I regret that I did not have the advantage of Father Brown’s scholarship and Mother Teresa’s personal witness to fall back on when as a young priest I first met devout Catholics who confided in me that they felt abandoned by God.
Many people have reduced being a good and faithful Catholic to being nice, tolerant and doing good works. They think if we do service projects for the poor and needy, and don’t make any judgments about human behavior and sin, then we are fulfilling the Gospel mandate.
We are supposed to not just accept or be content with sufferings for our faith, but we should be glad and rejoice, not for their own sake, but because of Christ’s promise of the final victory in the Kingdom of Heaven.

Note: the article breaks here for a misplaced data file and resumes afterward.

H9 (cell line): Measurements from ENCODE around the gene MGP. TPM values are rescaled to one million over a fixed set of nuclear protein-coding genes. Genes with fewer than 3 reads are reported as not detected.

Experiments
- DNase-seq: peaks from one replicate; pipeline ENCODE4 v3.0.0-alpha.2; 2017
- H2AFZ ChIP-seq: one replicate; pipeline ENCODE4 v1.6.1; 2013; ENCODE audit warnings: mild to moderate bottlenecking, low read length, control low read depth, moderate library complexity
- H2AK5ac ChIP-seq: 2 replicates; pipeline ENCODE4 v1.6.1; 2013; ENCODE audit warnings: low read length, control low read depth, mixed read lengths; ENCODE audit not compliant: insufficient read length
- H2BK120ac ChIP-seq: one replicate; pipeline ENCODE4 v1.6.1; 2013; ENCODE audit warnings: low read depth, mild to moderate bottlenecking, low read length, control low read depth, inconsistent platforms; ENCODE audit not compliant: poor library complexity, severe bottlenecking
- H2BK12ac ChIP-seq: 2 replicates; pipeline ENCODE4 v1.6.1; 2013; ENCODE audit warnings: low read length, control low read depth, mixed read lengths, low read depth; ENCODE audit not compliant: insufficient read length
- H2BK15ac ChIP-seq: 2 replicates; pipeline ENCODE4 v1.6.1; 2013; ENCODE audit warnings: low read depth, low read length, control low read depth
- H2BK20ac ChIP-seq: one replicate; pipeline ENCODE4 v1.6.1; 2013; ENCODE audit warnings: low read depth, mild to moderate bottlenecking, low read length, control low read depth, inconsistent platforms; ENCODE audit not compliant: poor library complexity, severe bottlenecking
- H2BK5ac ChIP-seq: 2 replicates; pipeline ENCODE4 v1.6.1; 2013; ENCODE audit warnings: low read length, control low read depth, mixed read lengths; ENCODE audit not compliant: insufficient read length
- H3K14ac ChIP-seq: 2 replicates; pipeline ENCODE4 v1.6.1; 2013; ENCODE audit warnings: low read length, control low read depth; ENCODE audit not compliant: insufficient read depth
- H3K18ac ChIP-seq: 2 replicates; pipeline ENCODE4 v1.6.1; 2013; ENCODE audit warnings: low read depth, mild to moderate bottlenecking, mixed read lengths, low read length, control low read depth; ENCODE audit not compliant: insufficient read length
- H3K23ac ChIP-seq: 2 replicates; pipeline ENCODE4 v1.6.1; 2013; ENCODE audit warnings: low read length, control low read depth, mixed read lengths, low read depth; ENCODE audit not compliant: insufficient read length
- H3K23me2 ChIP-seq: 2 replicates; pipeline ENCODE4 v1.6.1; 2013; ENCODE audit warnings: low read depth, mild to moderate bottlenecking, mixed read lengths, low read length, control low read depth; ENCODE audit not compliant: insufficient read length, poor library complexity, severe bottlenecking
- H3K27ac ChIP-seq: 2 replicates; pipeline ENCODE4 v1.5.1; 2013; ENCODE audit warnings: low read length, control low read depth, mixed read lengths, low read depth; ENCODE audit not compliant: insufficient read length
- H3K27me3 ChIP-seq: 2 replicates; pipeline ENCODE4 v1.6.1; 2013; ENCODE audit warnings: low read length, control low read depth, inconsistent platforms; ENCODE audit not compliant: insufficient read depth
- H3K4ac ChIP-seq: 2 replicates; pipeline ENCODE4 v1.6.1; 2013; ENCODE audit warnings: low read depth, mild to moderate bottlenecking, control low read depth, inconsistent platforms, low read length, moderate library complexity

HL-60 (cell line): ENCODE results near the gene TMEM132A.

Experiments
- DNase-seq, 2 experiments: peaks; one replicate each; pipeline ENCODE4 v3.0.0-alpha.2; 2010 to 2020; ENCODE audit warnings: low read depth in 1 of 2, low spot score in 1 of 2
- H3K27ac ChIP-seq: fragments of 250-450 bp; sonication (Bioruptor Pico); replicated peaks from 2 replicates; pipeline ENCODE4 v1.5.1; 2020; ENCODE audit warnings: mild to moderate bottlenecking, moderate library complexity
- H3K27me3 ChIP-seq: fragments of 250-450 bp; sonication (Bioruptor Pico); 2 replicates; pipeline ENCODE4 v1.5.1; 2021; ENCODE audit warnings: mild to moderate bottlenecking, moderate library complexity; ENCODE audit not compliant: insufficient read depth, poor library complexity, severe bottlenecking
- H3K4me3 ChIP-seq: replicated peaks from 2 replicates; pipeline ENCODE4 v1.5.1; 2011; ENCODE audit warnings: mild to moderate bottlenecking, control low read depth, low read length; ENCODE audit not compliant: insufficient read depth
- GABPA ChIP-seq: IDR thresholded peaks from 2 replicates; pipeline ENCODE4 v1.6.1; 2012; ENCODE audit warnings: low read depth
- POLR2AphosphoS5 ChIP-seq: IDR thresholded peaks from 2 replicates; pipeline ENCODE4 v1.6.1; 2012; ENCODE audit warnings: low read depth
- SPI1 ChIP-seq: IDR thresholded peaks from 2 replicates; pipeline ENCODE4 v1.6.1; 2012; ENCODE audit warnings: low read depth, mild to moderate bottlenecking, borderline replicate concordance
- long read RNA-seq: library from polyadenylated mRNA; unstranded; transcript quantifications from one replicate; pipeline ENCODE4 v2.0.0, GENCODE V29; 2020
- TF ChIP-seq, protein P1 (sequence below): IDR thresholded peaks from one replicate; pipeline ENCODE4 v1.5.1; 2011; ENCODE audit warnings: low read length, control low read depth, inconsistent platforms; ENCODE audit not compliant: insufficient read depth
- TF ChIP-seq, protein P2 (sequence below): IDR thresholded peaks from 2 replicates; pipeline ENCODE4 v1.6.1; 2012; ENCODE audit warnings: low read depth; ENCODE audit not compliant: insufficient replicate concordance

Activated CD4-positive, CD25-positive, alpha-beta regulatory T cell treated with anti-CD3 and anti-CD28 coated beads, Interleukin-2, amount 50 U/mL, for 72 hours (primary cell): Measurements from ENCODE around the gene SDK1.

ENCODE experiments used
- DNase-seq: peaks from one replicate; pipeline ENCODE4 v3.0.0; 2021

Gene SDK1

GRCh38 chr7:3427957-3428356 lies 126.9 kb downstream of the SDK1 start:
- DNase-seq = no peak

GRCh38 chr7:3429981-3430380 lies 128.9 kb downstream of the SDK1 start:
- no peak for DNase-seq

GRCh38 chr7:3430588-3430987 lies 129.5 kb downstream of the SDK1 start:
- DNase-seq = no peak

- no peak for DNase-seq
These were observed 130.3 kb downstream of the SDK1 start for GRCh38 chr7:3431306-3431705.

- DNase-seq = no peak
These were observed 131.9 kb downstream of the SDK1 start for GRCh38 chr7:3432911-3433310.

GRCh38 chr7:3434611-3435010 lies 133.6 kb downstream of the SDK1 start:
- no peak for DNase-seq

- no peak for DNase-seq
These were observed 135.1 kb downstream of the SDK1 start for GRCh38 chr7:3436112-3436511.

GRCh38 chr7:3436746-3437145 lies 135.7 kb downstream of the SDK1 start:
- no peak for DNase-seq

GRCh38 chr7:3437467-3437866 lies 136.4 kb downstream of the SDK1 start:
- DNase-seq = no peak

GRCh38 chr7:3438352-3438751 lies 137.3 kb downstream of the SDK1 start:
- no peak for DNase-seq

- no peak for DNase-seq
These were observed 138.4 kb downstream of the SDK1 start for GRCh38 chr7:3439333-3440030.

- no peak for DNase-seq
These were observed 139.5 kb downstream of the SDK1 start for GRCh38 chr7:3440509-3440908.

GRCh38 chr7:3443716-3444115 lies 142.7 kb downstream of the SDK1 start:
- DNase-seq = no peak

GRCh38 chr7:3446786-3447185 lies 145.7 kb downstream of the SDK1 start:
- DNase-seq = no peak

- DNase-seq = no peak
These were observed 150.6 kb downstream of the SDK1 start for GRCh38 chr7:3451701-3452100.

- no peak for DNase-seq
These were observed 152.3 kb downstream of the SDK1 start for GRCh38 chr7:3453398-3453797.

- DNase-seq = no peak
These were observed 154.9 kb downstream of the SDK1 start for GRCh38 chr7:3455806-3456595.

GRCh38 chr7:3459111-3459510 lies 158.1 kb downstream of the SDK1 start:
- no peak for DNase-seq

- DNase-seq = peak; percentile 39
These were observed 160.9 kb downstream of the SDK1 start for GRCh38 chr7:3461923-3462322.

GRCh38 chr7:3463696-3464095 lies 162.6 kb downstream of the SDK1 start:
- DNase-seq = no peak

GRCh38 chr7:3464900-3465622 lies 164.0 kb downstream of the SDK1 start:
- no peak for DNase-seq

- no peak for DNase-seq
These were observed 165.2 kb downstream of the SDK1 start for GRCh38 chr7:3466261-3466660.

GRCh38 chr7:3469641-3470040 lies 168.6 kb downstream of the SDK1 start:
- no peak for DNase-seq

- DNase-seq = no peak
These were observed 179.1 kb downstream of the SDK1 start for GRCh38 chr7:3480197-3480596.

Faith communities are rediscovering the theology of hospitality and it is highly related to all of our ministries. We no longer lukewarmly welcome visitors, but enthusiastically expect them. Instead of simply trying to fit them in, we need to plan for the stranger.
Our celebration is a pledge to unite men and women. It is a pledge to acknowledge our unity in the Risen Lord even at a time when our disunity is manifest whenever we read the daily newspaper or tune in the evening news.